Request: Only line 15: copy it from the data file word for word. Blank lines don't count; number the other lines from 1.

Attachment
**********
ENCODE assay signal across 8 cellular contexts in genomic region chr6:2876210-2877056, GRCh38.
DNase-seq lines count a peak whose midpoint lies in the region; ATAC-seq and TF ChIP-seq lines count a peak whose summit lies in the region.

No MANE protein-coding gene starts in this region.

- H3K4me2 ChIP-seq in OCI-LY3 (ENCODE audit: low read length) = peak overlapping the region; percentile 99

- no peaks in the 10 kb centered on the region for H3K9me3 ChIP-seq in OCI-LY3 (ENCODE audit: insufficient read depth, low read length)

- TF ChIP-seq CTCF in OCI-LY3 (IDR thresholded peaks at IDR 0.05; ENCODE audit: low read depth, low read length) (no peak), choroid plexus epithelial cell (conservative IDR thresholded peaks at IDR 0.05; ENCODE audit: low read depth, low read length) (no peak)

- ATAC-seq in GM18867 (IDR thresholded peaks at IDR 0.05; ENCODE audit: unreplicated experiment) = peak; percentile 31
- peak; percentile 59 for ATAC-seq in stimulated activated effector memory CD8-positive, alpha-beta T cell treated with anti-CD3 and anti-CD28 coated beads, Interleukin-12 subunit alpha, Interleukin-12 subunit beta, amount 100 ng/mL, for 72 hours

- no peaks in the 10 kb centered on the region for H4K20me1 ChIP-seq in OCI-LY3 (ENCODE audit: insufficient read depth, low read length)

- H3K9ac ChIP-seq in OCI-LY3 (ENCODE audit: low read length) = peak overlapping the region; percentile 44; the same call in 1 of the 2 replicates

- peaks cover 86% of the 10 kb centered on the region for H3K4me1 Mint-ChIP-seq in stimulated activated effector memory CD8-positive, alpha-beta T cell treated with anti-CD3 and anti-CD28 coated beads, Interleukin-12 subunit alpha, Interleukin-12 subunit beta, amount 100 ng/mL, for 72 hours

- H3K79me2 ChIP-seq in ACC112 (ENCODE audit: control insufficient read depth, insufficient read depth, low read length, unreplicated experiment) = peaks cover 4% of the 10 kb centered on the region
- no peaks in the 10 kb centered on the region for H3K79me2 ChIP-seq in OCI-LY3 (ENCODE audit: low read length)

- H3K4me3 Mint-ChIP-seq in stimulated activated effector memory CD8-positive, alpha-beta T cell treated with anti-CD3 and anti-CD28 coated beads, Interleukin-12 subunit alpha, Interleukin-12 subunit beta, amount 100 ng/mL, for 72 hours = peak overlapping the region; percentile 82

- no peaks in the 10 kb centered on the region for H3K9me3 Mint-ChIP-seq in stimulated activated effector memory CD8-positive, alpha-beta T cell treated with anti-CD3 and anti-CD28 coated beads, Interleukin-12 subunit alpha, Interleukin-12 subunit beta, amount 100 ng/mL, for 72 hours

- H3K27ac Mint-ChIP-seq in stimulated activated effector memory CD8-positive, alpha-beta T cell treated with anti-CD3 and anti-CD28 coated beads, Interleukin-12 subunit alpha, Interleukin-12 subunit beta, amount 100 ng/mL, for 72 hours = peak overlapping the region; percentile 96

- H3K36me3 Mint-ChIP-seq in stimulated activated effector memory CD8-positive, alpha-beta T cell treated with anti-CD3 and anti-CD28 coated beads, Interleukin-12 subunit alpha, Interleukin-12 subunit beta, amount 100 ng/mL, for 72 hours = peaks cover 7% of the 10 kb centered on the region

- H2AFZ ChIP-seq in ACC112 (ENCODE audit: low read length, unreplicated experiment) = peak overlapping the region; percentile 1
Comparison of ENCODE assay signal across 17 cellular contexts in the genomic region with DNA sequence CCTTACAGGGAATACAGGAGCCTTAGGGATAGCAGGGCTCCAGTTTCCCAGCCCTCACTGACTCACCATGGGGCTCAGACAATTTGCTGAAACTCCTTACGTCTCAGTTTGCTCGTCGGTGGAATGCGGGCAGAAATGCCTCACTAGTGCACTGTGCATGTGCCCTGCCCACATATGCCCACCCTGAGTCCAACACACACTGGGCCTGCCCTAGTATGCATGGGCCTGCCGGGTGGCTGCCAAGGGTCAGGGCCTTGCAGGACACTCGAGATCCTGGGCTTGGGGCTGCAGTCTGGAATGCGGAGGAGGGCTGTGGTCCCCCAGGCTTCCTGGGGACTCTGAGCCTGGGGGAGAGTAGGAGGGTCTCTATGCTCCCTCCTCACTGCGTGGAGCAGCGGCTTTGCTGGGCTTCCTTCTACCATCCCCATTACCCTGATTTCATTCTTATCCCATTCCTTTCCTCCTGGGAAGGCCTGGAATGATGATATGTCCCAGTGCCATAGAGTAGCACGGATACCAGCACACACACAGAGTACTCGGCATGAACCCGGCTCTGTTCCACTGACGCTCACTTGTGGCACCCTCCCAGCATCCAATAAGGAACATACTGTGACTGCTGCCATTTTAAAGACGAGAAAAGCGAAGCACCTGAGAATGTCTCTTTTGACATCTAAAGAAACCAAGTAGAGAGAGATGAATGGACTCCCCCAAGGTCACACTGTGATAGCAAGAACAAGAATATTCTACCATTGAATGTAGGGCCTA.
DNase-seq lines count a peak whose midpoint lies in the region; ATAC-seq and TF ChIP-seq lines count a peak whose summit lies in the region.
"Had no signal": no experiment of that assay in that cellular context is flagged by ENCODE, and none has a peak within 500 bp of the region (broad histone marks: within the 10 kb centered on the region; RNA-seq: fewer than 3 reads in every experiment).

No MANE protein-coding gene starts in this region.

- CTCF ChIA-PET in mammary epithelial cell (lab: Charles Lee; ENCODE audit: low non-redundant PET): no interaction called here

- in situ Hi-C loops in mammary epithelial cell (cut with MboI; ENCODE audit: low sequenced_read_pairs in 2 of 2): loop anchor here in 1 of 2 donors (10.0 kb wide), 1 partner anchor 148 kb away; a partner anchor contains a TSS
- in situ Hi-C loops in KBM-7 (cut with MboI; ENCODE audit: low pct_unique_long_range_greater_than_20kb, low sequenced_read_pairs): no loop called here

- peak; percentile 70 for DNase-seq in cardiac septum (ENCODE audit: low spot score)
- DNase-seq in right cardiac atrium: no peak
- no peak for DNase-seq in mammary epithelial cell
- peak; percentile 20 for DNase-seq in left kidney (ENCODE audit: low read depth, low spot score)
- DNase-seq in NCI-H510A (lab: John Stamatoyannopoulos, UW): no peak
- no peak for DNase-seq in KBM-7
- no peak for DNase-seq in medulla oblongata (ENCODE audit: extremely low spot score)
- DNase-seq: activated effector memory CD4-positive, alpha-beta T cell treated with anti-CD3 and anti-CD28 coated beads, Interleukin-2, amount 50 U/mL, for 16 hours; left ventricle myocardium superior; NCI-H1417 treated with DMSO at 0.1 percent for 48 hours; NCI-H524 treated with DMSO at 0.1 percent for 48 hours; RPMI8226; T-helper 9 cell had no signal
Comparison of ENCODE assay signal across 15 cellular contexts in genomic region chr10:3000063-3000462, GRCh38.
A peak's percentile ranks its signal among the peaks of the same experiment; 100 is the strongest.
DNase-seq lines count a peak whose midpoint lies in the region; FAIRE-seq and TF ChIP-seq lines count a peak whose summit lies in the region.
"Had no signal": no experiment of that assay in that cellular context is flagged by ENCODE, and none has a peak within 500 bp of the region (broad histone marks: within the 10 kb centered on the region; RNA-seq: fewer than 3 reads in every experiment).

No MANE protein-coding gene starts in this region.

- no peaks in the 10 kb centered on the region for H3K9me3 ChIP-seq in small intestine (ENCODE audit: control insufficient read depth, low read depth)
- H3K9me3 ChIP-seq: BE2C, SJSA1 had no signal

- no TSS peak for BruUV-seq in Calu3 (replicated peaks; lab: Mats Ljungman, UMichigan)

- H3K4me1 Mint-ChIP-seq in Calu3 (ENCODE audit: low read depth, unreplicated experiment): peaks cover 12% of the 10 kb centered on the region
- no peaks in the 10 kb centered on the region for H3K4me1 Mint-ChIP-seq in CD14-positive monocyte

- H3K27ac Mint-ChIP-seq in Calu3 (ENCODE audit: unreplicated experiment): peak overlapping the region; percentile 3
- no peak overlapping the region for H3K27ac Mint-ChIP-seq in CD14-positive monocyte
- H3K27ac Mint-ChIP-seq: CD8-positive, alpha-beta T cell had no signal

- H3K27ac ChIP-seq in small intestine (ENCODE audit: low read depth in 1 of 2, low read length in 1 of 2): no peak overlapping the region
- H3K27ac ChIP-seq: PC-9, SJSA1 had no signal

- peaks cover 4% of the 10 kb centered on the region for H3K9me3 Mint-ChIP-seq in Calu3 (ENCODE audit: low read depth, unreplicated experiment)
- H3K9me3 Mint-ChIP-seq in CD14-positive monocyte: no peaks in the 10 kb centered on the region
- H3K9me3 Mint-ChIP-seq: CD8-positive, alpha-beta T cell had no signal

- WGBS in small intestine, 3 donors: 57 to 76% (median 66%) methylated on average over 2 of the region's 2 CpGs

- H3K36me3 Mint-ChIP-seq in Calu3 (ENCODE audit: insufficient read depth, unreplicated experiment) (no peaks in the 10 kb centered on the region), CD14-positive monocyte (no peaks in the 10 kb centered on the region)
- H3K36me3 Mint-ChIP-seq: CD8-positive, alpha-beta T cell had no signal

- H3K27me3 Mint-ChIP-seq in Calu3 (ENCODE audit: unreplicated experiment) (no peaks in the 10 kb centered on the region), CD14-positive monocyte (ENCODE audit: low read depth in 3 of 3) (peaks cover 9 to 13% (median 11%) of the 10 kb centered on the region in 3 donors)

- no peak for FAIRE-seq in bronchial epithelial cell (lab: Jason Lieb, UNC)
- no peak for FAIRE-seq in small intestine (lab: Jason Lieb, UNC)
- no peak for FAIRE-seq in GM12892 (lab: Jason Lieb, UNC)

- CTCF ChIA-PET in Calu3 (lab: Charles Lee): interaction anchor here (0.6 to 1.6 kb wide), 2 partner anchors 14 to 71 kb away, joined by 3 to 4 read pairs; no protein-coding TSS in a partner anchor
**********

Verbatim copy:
- no peaks in the 10 kb centered on the region for H3K9me3 Mint-ChIP-seq in stimulated activated effector memory CD8-positive, alpha-beta T cell treated with anti-CD3 and anti-CD28 coated beads, Interleukin-12 subunit alpha, Interleukin-12 subunit beta, amount 100 ng/mL, for 72 hours